my favorite is the next line when Belle says, “Was that a joke? You’re telling jokes now?”
Favorite Outfit: The Prince’s light blue jacket in the closing dance scene
A Wish: That Dan get recognition for the hard work he put into the role
ladies and gentleman. i present to you what we've all been waiting for, dan stevens doing the facial and body capture for the beast. pic.twitter.com/YYYfuf1RE8
I thought this movie was going to be a seasonal comedy, a family film, because that’s the way it’s been marketed. I don’t normally get excited about these kinds of films, although I enjoy them well enough. this one was taking a classic well-known story, one that I’ve seen multiple versions of and always enjoy, and coming at it from a slightly different angle. The premise centers around the writer, Charles Dickens, and how he comes up with the idea for A Christmas Carol. the previews looked funny, the way a disheveled Willy Wonka-like Dan Stevens conjures up the well-known characters and then loses control of them. how they mystically materialize in front of him and then disappear before he can transfer them to the page.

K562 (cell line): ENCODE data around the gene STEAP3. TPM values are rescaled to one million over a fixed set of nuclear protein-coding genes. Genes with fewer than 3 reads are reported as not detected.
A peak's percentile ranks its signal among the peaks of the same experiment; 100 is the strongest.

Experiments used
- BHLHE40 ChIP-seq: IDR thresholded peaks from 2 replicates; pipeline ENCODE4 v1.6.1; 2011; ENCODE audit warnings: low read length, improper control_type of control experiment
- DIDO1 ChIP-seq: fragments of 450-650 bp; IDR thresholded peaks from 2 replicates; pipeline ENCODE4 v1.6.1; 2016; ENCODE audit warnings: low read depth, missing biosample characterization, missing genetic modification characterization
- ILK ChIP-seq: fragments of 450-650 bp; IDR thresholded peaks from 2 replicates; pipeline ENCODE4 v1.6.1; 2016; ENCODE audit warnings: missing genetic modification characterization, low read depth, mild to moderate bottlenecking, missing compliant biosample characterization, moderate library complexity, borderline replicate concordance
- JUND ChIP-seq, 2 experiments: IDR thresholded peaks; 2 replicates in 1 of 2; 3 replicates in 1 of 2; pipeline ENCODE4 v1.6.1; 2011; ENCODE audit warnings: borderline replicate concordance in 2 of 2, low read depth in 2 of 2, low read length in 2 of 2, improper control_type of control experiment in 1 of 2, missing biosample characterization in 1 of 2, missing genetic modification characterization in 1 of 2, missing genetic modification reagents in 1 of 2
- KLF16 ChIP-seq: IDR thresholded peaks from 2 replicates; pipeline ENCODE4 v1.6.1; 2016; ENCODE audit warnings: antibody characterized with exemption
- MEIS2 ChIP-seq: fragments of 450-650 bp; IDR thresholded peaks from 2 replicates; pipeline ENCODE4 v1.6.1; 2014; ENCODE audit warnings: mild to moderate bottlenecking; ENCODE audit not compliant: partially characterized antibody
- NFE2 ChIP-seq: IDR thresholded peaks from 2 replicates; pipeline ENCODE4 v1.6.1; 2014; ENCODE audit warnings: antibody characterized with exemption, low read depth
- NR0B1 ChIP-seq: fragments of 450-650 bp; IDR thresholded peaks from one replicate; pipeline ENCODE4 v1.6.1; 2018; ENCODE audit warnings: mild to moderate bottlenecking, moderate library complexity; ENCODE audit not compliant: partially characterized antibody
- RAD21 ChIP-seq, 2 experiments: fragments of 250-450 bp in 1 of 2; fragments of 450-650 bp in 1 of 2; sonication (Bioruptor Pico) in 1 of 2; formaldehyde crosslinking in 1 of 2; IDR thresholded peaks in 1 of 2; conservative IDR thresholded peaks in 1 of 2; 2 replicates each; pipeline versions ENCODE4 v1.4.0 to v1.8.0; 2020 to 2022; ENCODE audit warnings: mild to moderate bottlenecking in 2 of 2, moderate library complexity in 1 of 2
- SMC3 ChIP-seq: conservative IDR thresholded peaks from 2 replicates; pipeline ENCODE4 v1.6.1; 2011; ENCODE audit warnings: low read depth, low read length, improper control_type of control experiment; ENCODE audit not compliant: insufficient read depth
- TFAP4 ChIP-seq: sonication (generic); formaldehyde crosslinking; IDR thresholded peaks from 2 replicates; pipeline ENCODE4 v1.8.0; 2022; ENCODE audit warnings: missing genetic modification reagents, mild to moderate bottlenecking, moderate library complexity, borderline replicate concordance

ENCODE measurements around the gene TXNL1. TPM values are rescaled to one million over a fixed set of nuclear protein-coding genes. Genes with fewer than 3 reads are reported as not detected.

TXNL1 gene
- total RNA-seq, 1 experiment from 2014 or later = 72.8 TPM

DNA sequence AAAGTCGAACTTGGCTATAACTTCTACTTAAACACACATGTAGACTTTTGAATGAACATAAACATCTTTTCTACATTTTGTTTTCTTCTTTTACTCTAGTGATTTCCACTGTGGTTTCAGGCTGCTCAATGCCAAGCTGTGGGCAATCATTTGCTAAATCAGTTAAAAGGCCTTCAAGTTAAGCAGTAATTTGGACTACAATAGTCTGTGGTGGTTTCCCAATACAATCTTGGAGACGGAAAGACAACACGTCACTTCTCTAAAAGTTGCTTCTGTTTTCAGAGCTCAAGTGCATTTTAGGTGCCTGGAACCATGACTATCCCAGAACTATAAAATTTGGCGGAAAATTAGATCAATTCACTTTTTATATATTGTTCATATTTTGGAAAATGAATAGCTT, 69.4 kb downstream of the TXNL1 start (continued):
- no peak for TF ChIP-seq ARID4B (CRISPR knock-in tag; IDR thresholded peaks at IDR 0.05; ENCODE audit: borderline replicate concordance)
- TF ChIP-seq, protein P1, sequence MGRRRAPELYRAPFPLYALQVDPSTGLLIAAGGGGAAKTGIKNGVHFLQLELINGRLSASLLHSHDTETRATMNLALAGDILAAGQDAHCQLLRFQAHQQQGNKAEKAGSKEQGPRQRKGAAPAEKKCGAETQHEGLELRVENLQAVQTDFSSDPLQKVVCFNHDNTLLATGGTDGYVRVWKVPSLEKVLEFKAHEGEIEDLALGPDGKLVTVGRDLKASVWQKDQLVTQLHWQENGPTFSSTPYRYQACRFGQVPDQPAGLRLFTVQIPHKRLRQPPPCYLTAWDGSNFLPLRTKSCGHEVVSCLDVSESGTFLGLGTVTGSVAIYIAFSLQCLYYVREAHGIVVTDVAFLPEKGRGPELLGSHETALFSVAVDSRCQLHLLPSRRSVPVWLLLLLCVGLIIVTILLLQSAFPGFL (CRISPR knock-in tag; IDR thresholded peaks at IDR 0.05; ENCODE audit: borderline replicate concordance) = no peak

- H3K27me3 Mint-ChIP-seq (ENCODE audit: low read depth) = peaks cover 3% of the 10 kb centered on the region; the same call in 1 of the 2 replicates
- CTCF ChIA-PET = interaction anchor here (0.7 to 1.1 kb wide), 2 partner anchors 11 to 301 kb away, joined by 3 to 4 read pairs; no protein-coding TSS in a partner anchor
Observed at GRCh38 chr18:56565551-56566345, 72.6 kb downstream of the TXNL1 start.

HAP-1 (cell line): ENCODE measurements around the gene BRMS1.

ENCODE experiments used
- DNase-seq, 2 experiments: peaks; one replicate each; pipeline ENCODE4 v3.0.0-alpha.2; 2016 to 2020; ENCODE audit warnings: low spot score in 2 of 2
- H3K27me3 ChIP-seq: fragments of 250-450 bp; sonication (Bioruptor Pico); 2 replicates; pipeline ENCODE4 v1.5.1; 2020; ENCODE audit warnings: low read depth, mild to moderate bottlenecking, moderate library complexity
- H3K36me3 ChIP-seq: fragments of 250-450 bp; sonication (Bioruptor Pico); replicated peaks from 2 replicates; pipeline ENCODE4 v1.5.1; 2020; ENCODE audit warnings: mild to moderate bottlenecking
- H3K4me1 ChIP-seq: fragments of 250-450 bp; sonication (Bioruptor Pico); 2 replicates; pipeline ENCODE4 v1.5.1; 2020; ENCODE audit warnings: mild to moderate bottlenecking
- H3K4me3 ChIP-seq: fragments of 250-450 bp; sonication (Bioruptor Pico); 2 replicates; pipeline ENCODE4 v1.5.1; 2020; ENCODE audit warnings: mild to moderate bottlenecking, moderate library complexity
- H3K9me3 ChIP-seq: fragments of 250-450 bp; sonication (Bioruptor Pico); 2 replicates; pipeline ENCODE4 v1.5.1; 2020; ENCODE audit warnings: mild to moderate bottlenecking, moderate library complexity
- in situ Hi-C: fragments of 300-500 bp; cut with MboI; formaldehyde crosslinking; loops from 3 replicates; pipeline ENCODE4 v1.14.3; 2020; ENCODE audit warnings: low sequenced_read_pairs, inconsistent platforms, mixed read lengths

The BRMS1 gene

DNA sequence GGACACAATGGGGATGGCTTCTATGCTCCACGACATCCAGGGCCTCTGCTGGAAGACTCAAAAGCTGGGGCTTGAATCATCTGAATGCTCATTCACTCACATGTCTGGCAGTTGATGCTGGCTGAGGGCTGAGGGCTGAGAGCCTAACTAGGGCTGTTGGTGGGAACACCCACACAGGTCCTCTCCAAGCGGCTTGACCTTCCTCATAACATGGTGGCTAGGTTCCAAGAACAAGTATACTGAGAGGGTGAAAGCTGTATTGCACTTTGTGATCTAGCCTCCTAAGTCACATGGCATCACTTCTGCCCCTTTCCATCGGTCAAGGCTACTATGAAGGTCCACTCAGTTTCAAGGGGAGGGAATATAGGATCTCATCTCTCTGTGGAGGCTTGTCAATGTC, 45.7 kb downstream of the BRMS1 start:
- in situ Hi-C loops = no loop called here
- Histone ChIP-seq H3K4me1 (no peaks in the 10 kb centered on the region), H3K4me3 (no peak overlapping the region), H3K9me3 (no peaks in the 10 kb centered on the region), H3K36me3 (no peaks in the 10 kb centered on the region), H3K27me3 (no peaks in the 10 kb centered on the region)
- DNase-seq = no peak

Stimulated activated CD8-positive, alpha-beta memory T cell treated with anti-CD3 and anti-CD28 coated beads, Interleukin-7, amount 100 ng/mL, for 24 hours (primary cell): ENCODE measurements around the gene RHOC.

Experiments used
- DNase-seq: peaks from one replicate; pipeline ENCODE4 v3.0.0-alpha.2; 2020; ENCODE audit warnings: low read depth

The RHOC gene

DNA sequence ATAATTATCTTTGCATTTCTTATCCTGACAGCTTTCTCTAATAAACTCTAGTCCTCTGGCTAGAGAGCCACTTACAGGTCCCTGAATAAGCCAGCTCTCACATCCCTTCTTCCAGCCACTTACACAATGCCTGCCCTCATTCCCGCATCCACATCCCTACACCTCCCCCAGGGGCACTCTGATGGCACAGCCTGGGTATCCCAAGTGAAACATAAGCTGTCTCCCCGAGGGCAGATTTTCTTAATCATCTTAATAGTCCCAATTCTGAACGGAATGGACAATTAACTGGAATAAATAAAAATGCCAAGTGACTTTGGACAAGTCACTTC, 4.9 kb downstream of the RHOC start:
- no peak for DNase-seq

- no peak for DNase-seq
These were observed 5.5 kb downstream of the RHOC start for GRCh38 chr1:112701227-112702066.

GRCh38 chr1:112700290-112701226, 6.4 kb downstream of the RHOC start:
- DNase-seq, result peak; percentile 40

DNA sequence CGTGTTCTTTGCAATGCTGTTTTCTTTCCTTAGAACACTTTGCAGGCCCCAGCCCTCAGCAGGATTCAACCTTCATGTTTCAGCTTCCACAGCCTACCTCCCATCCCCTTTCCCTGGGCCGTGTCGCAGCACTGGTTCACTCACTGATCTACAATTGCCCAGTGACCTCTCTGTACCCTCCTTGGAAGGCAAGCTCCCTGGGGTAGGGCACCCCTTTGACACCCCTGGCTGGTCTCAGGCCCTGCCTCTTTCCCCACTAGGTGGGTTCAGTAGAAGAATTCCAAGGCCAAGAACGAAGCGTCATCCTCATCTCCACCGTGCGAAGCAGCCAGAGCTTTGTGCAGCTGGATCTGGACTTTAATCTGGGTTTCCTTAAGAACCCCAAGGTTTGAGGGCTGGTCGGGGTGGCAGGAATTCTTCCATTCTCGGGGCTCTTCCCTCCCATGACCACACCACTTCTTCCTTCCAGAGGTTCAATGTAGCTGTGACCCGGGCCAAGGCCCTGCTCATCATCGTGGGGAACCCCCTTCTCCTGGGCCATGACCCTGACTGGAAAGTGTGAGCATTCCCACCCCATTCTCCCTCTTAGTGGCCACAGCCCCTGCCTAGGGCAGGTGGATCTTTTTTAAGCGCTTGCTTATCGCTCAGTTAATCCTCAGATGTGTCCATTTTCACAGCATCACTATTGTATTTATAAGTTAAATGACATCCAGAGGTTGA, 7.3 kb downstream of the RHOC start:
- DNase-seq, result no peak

I was not expecting that it would actually be a version of A Christmas Carol itself, with emotional struggles, revelations and redemption, and dark memories that have been locked into a box and buried. while Charles is manically running around embodying the stereotype of a writer who has one foot on solid ground and the other in dreamland, trying to balance the two while in a time crunch with his reputation and finances on the line, he’s also dealing with his irresponsible father and trying not to let the bitterness he feels towards him eat him alive. that’s the story that affected me, that’s the story that had me laughing and crying in equal measure, that’s what connected me to the main character as I empathized with his struggles.